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June 12 (Reuters) - A Florida man already serving a 42-year sentence for a child pornography conviction on Monday avoided having to serve even more time behind bars for trying to hack the Clinton Foundation's computer network in 2015.
Timothy Sedlak, 44, was sentenced by U.S. District Judge Ronnie Abrams in Manhattan to 18 months to run concurrently, rather than on top of, a sentence handed down last August based on child pornography being discovered on his computers during the hacking investigation.
Prosecutors said that from June 2015 to July 2015, Sedlak from his residence in Florida made nearly 400,000 unsuccessful attempts to gain unauthorized access to the computer network of the Bill, Hillary & Chelsea Clinton Foundation.
The investigation into Sedlak, of Ocoee, Florida, predated probes into cyber attacks on the Democratic Party in the 2016 presidential election when Hillary Clinton was the party's nominee.
U.S. intelligence agencies have said Russian President Vladimir Putin ordered cyber attacks to help then-Republican candidate Donald Trump's chances of becoming president.
Prosecutors in arguing in court papers that Sedlak deserved up to two years more in prison called the impact of cyber threats "profound."
"The work of hackers like Sedlak who are motivated to target U.S. government officials and political candidates can have severe consequences of undermining public confidence and trust in our government institutions and political system," they wrote.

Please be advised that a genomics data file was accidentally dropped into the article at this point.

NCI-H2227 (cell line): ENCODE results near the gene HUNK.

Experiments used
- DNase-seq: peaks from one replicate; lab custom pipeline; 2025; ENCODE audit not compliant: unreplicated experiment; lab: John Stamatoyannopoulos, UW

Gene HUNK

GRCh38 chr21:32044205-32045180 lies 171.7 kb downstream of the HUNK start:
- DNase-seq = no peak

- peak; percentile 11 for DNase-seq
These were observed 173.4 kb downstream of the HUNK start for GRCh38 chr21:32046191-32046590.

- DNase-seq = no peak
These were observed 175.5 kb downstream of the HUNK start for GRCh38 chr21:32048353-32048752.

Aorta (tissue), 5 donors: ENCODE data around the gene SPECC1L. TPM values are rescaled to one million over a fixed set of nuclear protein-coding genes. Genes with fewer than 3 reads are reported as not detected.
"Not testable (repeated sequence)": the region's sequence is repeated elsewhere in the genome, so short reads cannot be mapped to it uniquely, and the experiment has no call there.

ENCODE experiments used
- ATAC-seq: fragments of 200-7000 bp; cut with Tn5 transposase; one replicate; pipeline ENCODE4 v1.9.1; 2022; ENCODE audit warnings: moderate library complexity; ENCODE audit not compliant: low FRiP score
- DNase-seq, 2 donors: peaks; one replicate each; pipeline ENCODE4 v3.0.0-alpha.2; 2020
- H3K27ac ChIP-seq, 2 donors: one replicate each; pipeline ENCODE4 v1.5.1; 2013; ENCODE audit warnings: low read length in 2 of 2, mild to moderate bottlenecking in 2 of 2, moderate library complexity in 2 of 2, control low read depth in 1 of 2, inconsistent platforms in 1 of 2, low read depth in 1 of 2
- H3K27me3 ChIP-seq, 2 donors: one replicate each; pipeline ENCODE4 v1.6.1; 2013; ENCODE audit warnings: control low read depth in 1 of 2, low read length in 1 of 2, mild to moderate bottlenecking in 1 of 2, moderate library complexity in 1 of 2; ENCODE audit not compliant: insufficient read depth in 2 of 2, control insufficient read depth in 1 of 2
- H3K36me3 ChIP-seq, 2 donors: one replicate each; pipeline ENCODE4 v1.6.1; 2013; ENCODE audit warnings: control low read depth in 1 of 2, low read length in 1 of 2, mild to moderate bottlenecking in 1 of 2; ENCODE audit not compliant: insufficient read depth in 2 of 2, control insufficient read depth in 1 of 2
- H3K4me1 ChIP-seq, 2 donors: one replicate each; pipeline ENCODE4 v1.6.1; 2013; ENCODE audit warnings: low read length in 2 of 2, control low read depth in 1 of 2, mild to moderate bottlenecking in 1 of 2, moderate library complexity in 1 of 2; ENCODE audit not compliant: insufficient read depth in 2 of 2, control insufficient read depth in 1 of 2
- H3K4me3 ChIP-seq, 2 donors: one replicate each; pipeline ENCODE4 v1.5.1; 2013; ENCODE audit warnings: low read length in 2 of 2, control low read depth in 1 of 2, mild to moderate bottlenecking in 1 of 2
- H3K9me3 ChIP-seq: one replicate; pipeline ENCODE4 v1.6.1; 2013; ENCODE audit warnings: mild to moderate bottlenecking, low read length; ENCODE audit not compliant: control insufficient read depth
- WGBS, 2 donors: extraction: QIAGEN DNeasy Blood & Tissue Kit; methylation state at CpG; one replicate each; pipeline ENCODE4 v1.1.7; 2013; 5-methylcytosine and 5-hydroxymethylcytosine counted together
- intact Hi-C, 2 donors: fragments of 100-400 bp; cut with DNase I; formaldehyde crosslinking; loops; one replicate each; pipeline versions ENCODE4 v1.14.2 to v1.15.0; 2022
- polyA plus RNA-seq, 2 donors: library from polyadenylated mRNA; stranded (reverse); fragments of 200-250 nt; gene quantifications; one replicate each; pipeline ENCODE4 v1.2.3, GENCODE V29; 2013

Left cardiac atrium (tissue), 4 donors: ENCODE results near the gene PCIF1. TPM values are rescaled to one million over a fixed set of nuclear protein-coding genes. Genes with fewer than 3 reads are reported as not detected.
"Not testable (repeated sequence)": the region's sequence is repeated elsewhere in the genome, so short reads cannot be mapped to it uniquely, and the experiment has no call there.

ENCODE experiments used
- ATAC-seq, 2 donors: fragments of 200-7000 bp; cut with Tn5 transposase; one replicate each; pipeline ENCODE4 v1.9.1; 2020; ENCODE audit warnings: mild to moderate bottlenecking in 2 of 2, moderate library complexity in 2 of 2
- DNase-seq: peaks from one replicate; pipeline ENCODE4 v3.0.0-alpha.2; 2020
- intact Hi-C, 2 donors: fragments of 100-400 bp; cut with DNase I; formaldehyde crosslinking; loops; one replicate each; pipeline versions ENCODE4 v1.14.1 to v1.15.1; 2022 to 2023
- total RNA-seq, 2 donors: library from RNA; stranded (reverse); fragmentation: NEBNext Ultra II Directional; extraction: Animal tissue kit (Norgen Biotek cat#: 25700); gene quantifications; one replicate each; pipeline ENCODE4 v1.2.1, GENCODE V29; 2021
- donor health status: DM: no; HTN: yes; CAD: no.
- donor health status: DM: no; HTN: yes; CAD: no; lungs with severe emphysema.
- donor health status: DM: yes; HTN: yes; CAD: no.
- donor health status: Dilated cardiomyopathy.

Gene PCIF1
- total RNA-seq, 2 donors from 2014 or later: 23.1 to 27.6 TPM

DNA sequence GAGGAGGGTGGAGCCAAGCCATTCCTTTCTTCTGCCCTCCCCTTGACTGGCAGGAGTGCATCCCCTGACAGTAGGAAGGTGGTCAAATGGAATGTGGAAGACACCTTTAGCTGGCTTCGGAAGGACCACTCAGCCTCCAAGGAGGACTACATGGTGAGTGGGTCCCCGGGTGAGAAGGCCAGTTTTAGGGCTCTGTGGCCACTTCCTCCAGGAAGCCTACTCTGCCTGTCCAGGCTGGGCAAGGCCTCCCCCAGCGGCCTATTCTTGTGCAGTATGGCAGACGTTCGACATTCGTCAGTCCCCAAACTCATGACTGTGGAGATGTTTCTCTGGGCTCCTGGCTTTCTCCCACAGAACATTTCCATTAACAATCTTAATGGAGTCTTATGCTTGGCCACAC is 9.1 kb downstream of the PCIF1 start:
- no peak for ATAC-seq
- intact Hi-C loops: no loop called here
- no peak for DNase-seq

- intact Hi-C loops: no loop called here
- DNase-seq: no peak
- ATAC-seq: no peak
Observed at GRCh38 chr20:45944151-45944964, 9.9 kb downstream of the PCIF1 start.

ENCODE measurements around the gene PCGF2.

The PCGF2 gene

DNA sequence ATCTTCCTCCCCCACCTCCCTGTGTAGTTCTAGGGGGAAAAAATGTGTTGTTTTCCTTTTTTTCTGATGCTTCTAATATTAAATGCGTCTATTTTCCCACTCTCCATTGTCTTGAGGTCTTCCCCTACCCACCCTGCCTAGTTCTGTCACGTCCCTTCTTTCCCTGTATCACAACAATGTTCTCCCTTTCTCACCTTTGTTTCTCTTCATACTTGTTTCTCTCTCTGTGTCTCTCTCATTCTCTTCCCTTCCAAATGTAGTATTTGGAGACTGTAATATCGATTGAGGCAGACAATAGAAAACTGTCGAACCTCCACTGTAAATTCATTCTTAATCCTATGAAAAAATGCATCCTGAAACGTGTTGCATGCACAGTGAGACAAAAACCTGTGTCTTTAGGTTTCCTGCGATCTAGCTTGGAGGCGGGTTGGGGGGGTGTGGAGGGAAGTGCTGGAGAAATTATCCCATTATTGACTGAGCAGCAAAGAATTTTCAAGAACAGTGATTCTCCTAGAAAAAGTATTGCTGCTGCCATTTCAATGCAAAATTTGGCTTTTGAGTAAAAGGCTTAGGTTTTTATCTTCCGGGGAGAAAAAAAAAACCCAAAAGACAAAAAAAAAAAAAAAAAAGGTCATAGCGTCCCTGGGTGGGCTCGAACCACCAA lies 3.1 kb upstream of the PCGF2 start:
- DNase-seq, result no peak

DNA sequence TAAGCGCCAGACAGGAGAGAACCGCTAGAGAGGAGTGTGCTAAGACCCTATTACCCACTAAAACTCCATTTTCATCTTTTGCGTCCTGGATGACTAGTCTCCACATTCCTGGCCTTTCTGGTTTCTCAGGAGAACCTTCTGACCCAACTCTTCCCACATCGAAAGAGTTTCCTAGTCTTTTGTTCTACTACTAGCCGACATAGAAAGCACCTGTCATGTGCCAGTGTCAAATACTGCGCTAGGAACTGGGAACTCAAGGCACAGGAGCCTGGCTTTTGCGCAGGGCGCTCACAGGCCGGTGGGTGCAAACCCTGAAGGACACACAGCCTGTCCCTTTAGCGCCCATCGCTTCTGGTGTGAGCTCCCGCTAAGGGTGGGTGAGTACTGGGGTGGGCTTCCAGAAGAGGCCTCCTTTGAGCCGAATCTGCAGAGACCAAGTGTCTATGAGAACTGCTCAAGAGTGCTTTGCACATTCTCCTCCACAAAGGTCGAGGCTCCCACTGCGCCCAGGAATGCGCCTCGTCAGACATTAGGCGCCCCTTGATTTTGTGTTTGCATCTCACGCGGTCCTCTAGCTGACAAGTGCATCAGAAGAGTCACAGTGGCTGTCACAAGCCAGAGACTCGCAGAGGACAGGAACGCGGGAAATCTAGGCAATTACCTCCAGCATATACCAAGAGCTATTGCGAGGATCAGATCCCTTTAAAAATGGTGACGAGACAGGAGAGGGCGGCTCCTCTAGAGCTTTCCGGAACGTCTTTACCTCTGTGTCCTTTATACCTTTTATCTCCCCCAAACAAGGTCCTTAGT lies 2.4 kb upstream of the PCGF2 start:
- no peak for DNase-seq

In September 2015, federal agents executed a search warrant on Sedlak's home and discovered 42 computers, many of which were running a password-cracking program, prosecutors said.
According to court papers, the U.S. Secret Service questioned Sedlak about notes agents found referring to Hillary Clinton and her daughter, Chelsea.
Sedlak, who called himself a private investigator, told the agents he was researching whether charities were unintentionally providing funding to Islamist militant groups, and said the Clintons "came up in his research," court papers said.
Chelsea Clinton is the vice chair of the foundation, which was started by her father, former U.S. President Bill Clinton. Prosecutors said Sedlak also targeted charities, political organizations, investments firms, law firms and businesses.
Following his arrest, authorities discovered files on his computers containing child pornography, including images depicting Sedlak sexually abusing a toddler, prosecutors said.
Sedlak was separately charged in Florida, where a federal jury in Orlando in May 2016 found him guilty of charges he produced and possessed child pornography. (Reporting by Nate Raymond in Boston; editing by Grant McCool)